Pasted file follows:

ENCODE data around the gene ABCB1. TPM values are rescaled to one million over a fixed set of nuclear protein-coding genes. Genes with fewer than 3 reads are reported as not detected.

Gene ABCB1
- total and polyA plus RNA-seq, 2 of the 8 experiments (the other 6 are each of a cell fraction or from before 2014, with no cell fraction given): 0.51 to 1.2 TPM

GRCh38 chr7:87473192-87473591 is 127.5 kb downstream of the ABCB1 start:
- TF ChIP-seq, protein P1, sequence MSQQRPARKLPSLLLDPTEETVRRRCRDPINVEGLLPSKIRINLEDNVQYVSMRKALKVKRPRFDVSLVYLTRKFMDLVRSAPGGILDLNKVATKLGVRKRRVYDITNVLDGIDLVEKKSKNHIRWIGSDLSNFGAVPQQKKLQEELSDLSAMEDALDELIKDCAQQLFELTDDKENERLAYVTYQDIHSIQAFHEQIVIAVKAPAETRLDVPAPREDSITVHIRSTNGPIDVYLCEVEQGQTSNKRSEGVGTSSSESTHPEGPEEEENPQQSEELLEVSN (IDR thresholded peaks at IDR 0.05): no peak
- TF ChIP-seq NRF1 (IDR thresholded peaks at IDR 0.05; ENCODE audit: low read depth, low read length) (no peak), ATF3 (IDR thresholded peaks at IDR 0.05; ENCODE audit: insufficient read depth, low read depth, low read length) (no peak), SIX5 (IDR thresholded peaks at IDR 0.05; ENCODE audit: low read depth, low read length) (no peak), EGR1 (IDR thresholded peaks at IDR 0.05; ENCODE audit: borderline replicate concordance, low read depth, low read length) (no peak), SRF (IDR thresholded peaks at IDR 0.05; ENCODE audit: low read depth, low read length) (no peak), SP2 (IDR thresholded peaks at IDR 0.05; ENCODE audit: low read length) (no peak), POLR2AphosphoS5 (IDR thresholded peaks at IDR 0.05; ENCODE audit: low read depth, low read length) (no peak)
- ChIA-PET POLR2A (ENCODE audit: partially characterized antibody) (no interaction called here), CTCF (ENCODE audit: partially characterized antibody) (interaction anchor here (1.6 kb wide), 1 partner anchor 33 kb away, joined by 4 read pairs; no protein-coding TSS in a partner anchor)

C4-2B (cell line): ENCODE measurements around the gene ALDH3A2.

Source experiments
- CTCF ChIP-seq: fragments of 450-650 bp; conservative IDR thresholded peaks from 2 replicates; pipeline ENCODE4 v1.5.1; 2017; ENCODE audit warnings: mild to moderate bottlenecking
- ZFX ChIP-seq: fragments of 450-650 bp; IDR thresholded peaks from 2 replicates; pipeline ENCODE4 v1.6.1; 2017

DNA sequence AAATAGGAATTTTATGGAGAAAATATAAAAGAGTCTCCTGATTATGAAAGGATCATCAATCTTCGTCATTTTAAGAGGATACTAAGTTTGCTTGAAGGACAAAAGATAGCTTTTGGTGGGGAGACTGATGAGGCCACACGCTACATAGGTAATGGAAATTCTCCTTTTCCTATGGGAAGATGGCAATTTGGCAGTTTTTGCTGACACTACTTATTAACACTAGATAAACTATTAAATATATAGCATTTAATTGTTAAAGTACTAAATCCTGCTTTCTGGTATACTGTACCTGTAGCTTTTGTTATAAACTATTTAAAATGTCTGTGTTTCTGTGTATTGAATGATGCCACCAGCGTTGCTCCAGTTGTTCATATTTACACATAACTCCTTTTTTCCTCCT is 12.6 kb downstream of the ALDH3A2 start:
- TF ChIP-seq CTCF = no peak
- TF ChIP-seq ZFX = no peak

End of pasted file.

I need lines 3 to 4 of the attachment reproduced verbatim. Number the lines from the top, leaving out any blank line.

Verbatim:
- total and polyA plus RNA-seq, 2 of the 8 experiments (the other 6 are each of a cell fraction or from before 2014, with no cell fraction given): 0.51 to 1.2 TPM

GRCh38 chr7:87473192-87473591 is 127.5 kb downstream of the ABCB1 start: